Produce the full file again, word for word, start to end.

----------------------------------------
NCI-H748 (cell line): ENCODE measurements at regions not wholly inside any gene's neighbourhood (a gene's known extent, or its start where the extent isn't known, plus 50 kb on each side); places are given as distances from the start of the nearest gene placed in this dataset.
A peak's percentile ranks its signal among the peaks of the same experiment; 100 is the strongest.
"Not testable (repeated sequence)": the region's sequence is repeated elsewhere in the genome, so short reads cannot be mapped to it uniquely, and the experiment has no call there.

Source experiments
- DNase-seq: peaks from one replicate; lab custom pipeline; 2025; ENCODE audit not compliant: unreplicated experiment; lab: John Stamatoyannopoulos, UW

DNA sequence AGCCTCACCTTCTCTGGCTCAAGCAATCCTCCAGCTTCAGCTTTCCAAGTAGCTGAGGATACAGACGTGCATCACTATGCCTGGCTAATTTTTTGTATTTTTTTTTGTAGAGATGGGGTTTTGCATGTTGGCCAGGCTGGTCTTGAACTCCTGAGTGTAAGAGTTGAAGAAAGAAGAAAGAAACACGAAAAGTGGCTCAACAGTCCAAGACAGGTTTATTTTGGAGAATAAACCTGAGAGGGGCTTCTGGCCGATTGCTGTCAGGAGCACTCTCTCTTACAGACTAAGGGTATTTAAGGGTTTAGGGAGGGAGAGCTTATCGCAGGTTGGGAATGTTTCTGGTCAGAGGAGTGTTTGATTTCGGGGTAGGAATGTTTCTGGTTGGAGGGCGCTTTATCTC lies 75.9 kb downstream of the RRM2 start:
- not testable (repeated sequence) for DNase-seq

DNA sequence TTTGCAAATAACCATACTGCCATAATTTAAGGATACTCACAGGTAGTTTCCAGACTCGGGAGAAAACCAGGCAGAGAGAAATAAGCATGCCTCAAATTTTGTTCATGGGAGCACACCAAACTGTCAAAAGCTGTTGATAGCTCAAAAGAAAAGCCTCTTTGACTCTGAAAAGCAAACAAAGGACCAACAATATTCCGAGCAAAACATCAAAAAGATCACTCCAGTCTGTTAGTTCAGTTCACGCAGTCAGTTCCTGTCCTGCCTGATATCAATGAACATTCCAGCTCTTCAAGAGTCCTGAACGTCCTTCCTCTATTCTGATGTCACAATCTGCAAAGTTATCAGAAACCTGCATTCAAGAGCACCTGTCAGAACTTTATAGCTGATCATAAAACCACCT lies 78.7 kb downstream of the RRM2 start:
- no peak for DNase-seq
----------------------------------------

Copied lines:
NCI-H748 (cell line): ENCODE measurements at regions not wholly inside any gene's neighbourhood (a gene's known extent, or its start where the extent isn't known, plus 50 kb on each side); places are given as distances from the start of the nearest gene placed in this dataset.
A peak's percentile ranks its signal among the peaks of the same experiment; 100 is the strongest.
"Not testable (repeated sequence)": the region's sequence is repeated elsewhere in the genome, so short reads cannot be mapped to it uniquely, and the experiment has no call there.

Source experiments
- DNase-seq: peaks from one replicate; lab custom pipeline; 2025; ENCODE audit not compliant: unreplicated experiment; lab: John Stamatoyannopoulos, UW

DNA sequence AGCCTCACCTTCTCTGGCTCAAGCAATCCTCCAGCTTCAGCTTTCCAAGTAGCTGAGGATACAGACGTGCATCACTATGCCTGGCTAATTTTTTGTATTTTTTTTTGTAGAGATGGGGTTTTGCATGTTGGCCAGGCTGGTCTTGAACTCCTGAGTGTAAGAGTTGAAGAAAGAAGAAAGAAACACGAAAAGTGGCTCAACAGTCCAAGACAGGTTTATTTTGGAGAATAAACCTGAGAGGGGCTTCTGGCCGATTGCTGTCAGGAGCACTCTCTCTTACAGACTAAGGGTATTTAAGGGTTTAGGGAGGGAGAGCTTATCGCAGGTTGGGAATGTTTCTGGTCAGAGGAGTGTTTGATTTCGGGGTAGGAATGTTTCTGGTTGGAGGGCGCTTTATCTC lies 75.9 kb downstream of the RRM2 start:
- not testable (repeated sequence) for DNase-seq

DNA sequence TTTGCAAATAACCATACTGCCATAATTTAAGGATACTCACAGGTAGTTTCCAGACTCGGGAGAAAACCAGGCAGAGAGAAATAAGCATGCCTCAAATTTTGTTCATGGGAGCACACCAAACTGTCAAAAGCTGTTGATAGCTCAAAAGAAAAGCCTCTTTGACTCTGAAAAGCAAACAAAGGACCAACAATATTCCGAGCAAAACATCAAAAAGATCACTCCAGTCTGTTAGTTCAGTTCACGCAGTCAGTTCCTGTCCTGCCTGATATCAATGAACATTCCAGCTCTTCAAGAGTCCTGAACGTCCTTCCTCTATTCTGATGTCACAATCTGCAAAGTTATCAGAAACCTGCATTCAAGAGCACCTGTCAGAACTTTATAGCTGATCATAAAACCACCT lies 78.7 kb downstream of the RRM2 start:
- no peak for DNase-seq